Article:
Exercising your demons, a 2007 Men’s Health article by Laurence Gonzalez* addresses this isolation men feel from their own childhood through fatherhood. How would a chatty support group work when, “… part of the cultural influence involves the way men are taught from early childhood to be strong, silent, independent, and resistant to suffering.”? We might be raising our boys to express themselves and be interdependent for the future generations but what about the examples, the fathers, who sons, daughters, and wives need right now?
Gonzalez’s article focuses on how men cope differently than women do. I was particularly interested in the relevance of men’s connectedness, or rather, lack of connectedness, and how it relates to fathering.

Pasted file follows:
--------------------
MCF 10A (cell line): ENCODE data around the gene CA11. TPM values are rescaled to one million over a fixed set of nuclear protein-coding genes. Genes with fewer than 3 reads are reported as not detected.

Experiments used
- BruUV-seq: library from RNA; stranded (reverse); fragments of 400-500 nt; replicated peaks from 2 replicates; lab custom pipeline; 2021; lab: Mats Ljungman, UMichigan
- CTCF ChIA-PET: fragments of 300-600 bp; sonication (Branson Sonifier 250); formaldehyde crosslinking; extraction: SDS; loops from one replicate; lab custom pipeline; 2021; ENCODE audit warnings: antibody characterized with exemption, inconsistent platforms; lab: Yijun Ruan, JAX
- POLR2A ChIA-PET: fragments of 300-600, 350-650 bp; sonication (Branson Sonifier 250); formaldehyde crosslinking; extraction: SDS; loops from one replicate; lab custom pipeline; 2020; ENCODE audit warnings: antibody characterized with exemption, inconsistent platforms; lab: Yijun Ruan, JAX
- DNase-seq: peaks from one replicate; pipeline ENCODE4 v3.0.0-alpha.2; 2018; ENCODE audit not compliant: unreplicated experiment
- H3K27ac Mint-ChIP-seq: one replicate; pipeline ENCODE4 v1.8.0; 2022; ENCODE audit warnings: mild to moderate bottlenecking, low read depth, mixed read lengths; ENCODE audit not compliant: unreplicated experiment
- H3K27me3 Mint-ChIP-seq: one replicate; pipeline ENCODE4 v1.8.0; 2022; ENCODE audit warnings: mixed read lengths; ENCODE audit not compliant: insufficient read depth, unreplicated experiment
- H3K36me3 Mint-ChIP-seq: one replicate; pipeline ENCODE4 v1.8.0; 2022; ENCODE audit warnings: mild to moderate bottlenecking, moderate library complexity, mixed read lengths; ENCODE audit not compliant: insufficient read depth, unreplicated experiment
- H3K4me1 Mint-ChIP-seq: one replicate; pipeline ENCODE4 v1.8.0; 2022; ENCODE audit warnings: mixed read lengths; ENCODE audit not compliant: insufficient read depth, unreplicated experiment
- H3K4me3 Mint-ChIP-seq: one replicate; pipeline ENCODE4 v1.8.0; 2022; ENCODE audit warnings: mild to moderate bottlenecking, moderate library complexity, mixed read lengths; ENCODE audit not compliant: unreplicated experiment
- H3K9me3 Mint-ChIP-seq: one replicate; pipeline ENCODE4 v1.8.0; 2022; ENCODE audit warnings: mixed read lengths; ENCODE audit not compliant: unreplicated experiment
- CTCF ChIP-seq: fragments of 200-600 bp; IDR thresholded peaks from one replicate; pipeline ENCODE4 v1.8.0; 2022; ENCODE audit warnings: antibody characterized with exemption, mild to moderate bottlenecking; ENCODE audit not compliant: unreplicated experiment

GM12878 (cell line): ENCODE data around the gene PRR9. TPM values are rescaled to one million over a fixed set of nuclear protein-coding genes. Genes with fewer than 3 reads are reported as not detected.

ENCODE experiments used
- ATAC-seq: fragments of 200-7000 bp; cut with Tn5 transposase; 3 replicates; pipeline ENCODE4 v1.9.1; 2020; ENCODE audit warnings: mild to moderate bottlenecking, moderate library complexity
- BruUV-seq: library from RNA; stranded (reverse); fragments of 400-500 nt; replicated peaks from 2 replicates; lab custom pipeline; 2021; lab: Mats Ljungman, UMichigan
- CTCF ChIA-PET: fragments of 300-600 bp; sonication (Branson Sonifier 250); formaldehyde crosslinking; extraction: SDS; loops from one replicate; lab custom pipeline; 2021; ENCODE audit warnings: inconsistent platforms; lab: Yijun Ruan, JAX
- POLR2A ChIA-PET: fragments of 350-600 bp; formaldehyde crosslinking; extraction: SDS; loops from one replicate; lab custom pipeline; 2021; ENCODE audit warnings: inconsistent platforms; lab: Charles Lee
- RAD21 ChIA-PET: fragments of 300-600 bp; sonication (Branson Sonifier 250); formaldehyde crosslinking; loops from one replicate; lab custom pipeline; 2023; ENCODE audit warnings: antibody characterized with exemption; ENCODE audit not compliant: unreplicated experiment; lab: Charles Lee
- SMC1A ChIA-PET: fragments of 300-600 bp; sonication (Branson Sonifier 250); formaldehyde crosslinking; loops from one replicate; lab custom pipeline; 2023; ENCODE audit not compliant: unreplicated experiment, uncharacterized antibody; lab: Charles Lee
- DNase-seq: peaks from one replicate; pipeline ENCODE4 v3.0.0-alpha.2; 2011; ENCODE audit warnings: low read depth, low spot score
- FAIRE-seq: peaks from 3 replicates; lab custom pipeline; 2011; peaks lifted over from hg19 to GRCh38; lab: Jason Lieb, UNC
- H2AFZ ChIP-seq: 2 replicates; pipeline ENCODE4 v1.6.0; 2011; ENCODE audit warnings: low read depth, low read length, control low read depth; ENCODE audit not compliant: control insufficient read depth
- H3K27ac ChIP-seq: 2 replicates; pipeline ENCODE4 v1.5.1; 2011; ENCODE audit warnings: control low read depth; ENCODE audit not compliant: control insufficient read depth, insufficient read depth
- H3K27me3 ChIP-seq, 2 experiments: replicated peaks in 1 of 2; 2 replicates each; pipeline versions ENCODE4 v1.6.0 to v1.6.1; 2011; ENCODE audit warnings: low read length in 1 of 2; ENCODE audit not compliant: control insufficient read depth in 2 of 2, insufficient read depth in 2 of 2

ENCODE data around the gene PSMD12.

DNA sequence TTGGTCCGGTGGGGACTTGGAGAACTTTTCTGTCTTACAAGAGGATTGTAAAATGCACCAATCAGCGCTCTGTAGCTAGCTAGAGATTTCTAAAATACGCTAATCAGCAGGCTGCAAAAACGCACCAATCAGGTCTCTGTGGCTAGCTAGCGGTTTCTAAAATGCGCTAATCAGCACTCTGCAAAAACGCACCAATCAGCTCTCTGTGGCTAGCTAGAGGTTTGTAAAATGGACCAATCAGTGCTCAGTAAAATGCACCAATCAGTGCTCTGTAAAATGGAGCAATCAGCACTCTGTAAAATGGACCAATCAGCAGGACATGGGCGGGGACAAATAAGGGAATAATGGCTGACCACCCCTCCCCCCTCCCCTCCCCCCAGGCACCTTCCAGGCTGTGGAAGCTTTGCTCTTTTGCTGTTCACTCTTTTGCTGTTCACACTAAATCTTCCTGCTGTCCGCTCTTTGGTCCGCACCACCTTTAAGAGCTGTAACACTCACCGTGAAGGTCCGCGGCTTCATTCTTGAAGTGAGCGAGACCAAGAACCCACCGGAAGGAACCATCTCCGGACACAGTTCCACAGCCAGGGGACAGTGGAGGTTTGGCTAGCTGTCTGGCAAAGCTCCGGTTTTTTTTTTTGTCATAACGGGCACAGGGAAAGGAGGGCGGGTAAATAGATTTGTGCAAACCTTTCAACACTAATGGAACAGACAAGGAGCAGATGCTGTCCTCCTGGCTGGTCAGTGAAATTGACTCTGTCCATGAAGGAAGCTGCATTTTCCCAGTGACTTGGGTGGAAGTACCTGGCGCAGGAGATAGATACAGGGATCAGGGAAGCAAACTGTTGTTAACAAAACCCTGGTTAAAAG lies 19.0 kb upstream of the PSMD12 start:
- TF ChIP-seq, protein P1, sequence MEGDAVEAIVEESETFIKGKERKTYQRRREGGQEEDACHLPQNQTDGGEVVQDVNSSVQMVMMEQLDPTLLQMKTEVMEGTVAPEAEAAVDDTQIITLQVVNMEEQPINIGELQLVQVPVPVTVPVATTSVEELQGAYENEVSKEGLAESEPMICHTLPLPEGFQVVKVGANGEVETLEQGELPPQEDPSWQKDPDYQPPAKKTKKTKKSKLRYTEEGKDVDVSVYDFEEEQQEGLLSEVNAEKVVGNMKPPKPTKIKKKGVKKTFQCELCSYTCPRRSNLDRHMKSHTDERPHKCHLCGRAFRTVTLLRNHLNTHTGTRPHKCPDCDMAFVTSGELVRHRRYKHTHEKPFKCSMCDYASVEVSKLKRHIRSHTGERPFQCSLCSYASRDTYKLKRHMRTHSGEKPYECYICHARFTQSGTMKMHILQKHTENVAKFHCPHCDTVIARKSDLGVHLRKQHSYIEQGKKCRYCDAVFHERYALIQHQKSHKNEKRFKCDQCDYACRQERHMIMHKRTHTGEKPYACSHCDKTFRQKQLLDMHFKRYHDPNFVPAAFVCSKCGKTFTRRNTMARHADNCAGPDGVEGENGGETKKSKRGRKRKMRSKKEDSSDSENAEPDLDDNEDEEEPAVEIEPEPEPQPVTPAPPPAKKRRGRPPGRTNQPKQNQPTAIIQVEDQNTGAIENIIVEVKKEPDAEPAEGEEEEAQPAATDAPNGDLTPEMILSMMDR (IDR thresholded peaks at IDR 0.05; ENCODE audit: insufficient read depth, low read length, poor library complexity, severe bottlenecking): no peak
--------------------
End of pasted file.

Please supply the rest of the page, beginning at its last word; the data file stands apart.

Male babies receive less of every type of nurturing, including speech, touch, and comfort when they cry. And that is only the beginning of what will be, to one degree or another, a brutal upbringing for boys.
In the 1960s, the crusading social psychologist Jeanne Block and her colleagues explored how differently parents treat boys and girls. For instance, moms and dads encourage boys to be competitive and to achieve. They don’t like them to show their emotions. They encourage them to be less dependent; mothers push them away. They punish them more than they punish girls. And they are unaware that they treat boys and girls differently.
Because of early socialization, women are better at relationships–with children, friends, and relatives. In general, women have more friends than men and are closer to those friends. This, of course, is the direct result of boys’ having independence forced on them early in life, when what they need is emotional and physical contact with others.